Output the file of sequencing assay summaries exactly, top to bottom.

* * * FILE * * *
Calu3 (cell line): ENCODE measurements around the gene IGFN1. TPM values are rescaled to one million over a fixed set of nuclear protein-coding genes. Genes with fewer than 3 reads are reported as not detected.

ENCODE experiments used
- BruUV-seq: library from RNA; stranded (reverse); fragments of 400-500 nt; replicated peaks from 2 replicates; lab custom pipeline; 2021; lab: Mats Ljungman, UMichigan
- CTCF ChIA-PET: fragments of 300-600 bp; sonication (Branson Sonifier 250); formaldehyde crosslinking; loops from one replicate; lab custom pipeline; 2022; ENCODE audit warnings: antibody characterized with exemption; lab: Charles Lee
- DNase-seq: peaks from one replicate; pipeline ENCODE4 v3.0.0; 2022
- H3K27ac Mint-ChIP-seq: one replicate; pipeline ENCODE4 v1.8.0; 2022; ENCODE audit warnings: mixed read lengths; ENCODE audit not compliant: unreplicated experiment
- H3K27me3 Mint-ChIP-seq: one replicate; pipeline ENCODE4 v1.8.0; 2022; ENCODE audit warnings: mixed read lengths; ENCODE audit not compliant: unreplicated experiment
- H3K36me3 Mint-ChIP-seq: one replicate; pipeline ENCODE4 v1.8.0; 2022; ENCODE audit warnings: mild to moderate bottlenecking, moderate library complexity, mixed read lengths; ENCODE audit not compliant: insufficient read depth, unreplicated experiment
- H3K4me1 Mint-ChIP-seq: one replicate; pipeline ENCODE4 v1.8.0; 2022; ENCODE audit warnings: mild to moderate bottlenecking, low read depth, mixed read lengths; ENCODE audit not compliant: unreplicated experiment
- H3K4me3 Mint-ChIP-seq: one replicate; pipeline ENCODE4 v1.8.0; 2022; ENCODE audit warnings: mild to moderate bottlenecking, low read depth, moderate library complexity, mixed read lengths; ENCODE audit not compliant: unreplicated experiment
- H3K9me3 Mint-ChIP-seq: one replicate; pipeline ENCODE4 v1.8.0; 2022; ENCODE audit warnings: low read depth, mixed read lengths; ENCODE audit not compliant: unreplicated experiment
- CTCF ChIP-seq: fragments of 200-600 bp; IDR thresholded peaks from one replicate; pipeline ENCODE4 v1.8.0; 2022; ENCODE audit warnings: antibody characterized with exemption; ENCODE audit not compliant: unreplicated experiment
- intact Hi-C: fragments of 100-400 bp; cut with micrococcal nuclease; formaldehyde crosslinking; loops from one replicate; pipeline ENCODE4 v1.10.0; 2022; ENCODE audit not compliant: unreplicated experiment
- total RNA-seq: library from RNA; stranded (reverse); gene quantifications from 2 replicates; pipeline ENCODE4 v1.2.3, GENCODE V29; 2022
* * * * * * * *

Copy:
Calu3 (cell line): ENCODE measurements around the gene IGFN1. TPM values are rescaled to one million over a fixed set of nuclear protein-coding genes. Genes with fewer than 3 reads are reported as not detected.

ENCODE experiments used
- BruUV-seq: library from RNA; stranded (reverse); fragments of 400-500 nt; replicated peaks from 2 replicates; lab custom pipeline; 2021; lab: Mats Ljungman, UMichigan
- CTCF ChIA-PET: fragments of 300-600 bp; sonication (Branson Sonifier 250); formaldehyde crosslinking; loops from one replicate; lab custom pipeline; 2022; ENCODE audit warnings: antibody characterized with exemption; lab: Charles Lee
- DNase-seq: peaks from one replicate; pipeline ENCODE4 v3.0.0; 2022
- H3K27ac Mint-ChIP-seq: one replicate; pipeline ENCODE4 v1.8.0; 2022; ENCODE audit warnings: mixed read lengths; ENCODE audit not compliant: unreplicated experiment
- H3K27me3 Mint-ChIP-seq: one replicate; pipeline ENCODE4 v1.8.0; 2022; ENCODE audit warnings: mixed read lengths; ENCODE audit not compliant: unreplicated experiment
- H3K36me3 Mint-ChIP-seq: one replicate; pipeline ENCODE4 v1.8.0; 2022; ENCODE audit warnings: mild to moderate bottlenecking, moderate library complexity, mixed read lengths; ENCODE audit not compliant: insufficient read depth, unreplicated experiment
- H3K4me1 Mint-ChIP-seq: one replicate; pipeline ENCODE4 v1.8.0; 2022; ENCODE audit warnings: mild to moderate bottlenecking, low read depth, mixed read lengths; ENCODE audit not compliant: unreplicated experiment
- H3K4me3 Mint-ChIP-seq: one replicate; pipeline ENCODE4 v1.8.0; 2022; ENCODE audit warnings: mild to moderate bottlenecking, low read depth, moderate library complexity, mixed read lengths; ENCODE audit not compliant: unreplicated experiment
- H3K9me3 Mint-ChIP-seq: one replicate; pipeline ENCODE4 v1.8.0; 2022; ENCODE audit warnings: low read depth, mixed read lengths; ENCODE audit not compliant: unreplicated experiment
- CTCF ChIP-seq: fragments of 200-600 bp; IDR thresholded peaks from one replicate; pipeline ENCODE4 v1.8.0; 2022; ENCODE audit warnings: antibody characterized with exemption; ENCODE audit not compliant: unreplicated experiment
- intact Hi-C: fragments of 100-400 bp; cut with micrococcal nuclease; formaldehyde crosslinking; loops from one replicate; pipeline ENCODE4 v1.10.0; 2022; ENCODE audit not compliant: unreplicated experiment
- total RNA-seq: library from RNA; stranded (reverse); gene quantifications from 2 replicates; pipeline ENCODE4 v1.2.3, GENCODE V29; 2022